In the recommendation adopted by the district court in the case before us, the magistrate failed to address the Board's response to Allen found in Staff Opinion Letter No. 1047, the pertinent portion of which is repeated above. GFC contends that the Board's position does not require a strict arithmetical progression of arithmetical items, but a presentation, the meaningfulness of which must ultimately be determined by reference to the particular set of disclosures under consideration. Thus, GFC argues that the consumer loan agreement executed by the Besaws satisfies the Board's interpretation of 12 C.F.R. Sec. 226.6(a). We disagree.

Despite the magistrate's, and thus the district court's, failure to analyze the clarification of Public Position Letter No. 780 as set forth in Staff Opinion Letter No. 1047, we find that the latter interpretation from the Board in no way repudiates the construction given "meaningful sequence" in Public Position Letter No. 780. That is, items which are arithmetically related to each other, such as the components of the finance charge in the present case, must not be mixed with items which are irrelevant to a progression of arithmetical computation or thought. The position adopted by the district court did not invalidate GFC's consumer loan agreement because the disclosures were not in an arithmetical or subtractional order, but solely because elements of the amount financed are intermingled with elements of the finance charge. Such a position does not indicate a rigid concept of arithmetical progression. Rather, the district court's holding embraces the Board's clarification presented in Letter No. 1047 to the effect that related terms must be presented in an order which will assist the customer in understanding their relationship. Although the elements of the total finance charge appear within a reasonable proximity of each other in the upper portion of the contract, they are mixed with items unrelated to the necessary arithmetical computation. Moreover, by intermingling the various disclosure terms, GFC falls far short of disclosing the components of the finance charge in a meaningful order. Therefore, we hold that GFC's consumer loan agreement form violates Regulation Z, 12 C.F.R. Sec. 226.6(a), in that it fails to disclose the components of the finance charge in a meaningful sequence.4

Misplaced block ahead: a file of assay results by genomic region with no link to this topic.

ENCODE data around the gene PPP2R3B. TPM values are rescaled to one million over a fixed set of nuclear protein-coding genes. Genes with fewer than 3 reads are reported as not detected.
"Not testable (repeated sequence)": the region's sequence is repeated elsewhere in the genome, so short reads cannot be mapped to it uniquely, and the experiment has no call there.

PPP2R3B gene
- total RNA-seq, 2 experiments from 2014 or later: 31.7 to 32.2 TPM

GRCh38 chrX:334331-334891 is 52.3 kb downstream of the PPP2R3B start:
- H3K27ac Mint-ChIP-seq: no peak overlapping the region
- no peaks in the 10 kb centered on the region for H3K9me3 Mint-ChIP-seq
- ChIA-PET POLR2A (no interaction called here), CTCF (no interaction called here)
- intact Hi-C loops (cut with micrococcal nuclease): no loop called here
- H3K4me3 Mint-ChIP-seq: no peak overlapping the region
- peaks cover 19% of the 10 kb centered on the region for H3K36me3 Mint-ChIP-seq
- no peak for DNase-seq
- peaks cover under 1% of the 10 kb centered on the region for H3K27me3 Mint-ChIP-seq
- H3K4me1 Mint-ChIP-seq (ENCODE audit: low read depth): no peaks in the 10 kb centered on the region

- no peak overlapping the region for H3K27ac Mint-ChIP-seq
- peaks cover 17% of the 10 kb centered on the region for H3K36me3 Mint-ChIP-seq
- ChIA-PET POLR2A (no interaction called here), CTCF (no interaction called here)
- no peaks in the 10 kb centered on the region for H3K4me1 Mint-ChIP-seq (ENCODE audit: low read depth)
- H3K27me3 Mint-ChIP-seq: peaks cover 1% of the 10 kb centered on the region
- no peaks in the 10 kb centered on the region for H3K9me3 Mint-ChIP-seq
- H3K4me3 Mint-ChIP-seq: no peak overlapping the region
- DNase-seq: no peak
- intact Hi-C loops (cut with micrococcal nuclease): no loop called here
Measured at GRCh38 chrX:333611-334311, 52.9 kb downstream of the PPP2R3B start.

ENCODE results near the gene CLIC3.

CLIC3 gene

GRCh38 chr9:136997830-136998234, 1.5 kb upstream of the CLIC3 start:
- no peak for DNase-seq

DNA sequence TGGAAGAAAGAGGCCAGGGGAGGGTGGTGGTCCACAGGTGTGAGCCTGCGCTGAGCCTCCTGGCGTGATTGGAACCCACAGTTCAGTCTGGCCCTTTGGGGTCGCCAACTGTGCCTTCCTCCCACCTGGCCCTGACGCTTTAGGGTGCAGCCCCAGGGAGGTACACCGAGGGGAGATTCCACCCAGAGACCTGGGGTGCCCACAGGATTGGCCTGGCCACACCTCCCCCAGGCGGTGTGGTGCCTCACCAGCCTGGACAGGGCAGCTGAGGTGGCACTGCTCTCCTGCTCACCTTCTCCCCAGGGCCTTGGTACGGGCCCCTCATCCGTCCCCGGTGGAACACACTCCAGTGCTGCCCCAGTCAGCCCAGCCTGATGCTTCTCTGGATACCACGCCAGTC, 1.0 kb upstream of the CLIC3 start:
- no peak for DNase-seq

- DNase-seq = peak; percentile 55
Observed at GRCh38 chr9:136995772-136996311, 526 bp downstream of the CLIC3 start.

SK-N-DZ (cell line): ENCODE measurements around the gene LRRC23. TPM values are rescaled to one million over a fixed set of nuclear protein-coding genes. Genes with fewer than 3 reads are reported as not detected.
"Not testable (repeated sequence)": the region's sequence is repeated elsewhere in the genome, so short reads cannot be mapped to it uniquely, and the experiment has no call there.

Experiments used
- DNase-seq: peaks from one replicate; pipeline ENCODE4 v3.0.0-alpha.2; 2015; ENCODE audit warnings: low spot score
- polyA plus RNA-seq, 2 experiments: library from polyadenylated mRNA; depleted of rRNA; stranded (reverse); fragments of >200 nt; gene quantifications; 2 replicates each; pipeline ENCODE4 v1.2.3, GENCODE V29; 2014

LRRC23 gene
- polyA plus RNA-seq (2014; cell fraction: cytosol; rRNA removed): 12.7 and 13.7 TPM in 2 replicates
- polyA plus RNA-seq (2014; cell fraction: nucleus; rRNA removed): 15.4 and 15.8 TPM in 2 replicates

For the reasons expressed herein, we affirm the district court's order granting Fred and Bonnie Besaw summary judgment and the monetary award provided by 15 U.S.C.A. Sec. 1640(a) (2) (A) (i).5 




FINANCE CHARGE--ANNUAL PERCENTAGE RATE. The Finance Charge is the sum of the Interest, Maintenance Charge, and Prepaid Finance Charge and is [in effect] for the full term of the contract


The Board shall prescribe regulations to carry out the purposes of this subchapter. These regulations may contain such classifications, differentiations, or other provisions, and may provide for such adjustments and exceptions for any class of transactions, as in the judgment of the Board are necessary or proper to effectuate the purposes of this subchapter, to prevent circumvention or evasion thereof, or to facilitate compliance therewith

15 U.S.C.A. Sec. 1604(a).


The Board essentially reiterated the clarification in Staff Interpretation Letter No. FC-0054, CCH Consumer Cred. Guide p 31,552 (transfer binder). See Basham, 583 F.2d 926 at n. 13, 927


GFC argues that this case is controlled by Frazier v. General Finance Corp., C78-1224A (N.D. Ga. April 23, 1979), and McKnight v. Household Finance Corp. of Atlanta, C74-1624A (N.D. Ga. May 7, 1975). To the extent that these cases are inconsistent with our holding in this case, we overrule them


Title 15 U.S.C.A. Sec. 1640 states, in pertinent part:

(a) Except as otherwise provided in this section, any creditor who fails to comply with any requirement imposed under this part, including any requirement under section 1635 of this title, or part D or E of this subchapter with respect to any person is liable to such person in an amount equal to the sum of--

(1) any actual damage sustained by such person as a result of the failure;

(2) (A) (i) in the case of an individual action twice the amount of any finance charge in connection with the transaction, or (ii) in the case of an individual action relating to a consumer lease under part E of this subchapter, 25 per centum of the total amount of monthly payments under the lease, except that the liability under this subparagraph shall not be less than $100 nor greater than $1,000 ....